Professionals work hard to build their reputations and often rely in large part on word of mouth to grow their clientele. Understandably, many have concerns about negative or dishonest reviews made about them online. These ratings and reviews are often anonymous and take just a few moments to create, yet they can have a lasting negative impact on a person’s business. The recent decision of Zoutman v. Graham illustrates the risk that online comments pose, in a case where a medical doctor sued for defamation after discovering a series of untruthful reviews.
Family of Deceased Patient Target Doctor Who Gave Evidence in Medical Malpractice Case
Following the death of a patient, the patient’s estate and family brought a medical negligence case against the attending physician. The Plaintiff Doctor in the case at hand specialized in infectious diseases and acted as an expert in that case. As part of his testimony, he provided an opinion on the patient’s treatment and gave evidence that the patient’s physician was not negligent in providing care.
Following the dismissal of the medical malpractice action, the Plaintiff became aware of a number of derogatory comments posted about him on the doctor rating website RateMDs.com. The postings gave the Plaintiff low ratings on his helpfulness and knowledge and left the impression the Doctor could not be trusted. The posts also called the Doctor “arrogant”, “thin-skinned”, “delusional”, “a threat to patient safety”, and commented on his physical appearance.
Defendant’s Anti-SLAPP Claim Dismissed
The Plaintiff’s summary judgement motion was heard together with an anti-SLAPP motion brought by the Defendant. The anti-SLAPP motion sought to dismiss the defamation action on the basis that the statements made on the Doctor’s profile were matters within the public interest. The Court dismissed the anti-SLAPP motion due to delay, but still considered the merits of the motion.
For the anti-SLAPP motion to succeed, the Court recognized that the Defendant had to satisfy that:
- (a) the proceeding arose from an expression made by him, and
- (b) the expression relates to a matter of public interest.
As the Defendant denied authoring ten of the twelve statements that were attributed to him, his motion could not have succeeded. Also, the harm to the Plaintiff arising from the statements was serious enough that the public interest permitting the action to continue outweighed any public interest in protecting the Defendant’s expression. On appeal, the Court agreed with the motion judge’s decision regarding the anti-SLAPP motion and accepted that the public interest requirement had not been met.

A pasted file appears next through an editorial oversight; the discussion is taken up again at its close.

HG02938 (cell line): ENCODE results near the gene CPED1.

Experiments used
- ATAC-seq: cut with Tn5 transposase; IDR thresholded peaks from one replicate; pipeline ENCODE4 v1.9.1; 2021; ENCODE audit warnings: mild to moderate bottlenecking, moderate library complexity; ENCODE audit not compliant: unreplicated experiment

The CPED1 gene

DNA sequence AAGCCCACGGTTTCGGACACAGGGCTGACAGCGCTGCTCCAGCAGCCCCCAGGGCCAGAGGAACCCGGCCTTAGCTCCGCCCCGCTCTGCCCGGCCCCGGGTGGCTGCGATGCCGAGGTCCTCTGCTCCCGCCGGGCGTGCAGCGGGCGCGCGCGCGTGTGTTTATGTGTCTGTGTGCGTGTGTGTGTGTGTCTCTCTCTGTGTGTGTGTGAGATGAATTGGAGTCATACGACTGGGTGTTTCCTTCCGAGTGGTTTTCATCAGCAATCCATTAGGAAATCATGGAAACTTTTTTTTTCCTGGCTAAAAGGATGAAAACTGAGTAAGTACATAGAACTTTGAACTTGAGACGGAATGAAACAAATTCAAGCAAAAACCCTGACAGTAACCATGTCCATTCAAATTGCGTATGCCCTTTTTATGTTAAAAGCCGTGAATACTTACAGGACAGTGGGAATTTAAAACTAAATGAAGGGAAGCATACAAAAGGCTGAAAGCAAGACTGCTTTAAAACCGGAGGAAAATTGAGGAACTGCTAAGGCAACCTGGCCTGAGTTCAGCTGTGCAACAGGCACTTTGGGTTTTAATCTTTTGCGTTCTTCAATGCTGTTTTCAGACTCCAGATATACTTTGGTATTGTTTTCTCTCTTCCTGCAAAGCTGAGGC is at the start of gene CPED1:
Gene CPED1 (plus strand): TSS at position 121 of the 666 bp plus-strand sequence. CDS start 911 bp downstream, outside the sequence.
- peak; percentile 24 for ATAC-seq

The motions judge accepted that the postings were defamatory. The Court had no doubt that the defendant’s statements would lower the Doctor’s reputation and were both personally and professionally degrading. As such, the Court granted the Plaintiff’s summary judgement application. The Defendant appealed the decision.
Reviews Posted to Websites may Constitute “Publishing” Information
On appeal, the Court considered the Supreme Court of Canada’s decision in Grant v. Torstar Corp, noting that a defamation claim requires three elements:
- That the defendant made a defamatory statement, in the sense that the impugned words would tend to lower the plaintiff’s reputation in the eyes of a reasonable person;
- That the words referred to the plaintiff; and
- That the words were communicated to at least one person other than the plaintiff.
The Defendant alleged that summary judgement should not have been granted. First, he argued that the Plaintiff failed to prove that the statements were “published”. It was argued that material posted on the internet is not deemed to be published, while also raising the suggestion that there was no evidence anyone other than the Plaintiff and his legal counsel had viewed the postings.
The motions judge did not accept the Defendant’s denial of authorship of some of the postings. At least one post the Defendant denied writing was virtually identical to one he admitted authoring, while others emanated from identical IP addresses. Justice Mew had no doubt the Defendant was the common author of all twelve statements.
As well, it is not necessary for the plaintiff in every defamation case to prove that the information complained of is brought to the actual knowledge of a third person. Instead, it will be sufficient if facts are established from which it can be inferred that a third party had viewed the information. In this case, there was an indication that at least one other person had viewed the Plaintiff’s RateMDs.com profile.
After looking at the totality of the circumstances and recognizing the prominence of RateMDs.com and other rating websites which the public use for choosing physicians, the motions judge determined that the Defendant had published the information, and the Court of Appeal found no error in that finding.
Online Postings can Result in Damages
The Defendant acted out of malice when making the online postings and this restricted the possibility of advancing a defence of fair comment. The Court of Appeal upheld the original award of $50,000.
Businesses and professionals take reviews seriously as there is a real chance they can influence the public, both positively and negatively. Comments that go beyond being unkind and lower an individual’s reputation can be subject to a defamation claim for damages.
The lawyers at Milosevic & Associates in Toronto are skilled at providing strategic litigation advice across complex commercial matters including defamation claims. Our team has extensive experience advocating for our clients’ rights. To learn how we can help you call us at 416-916-1387 or contact us online to schedule a consultation.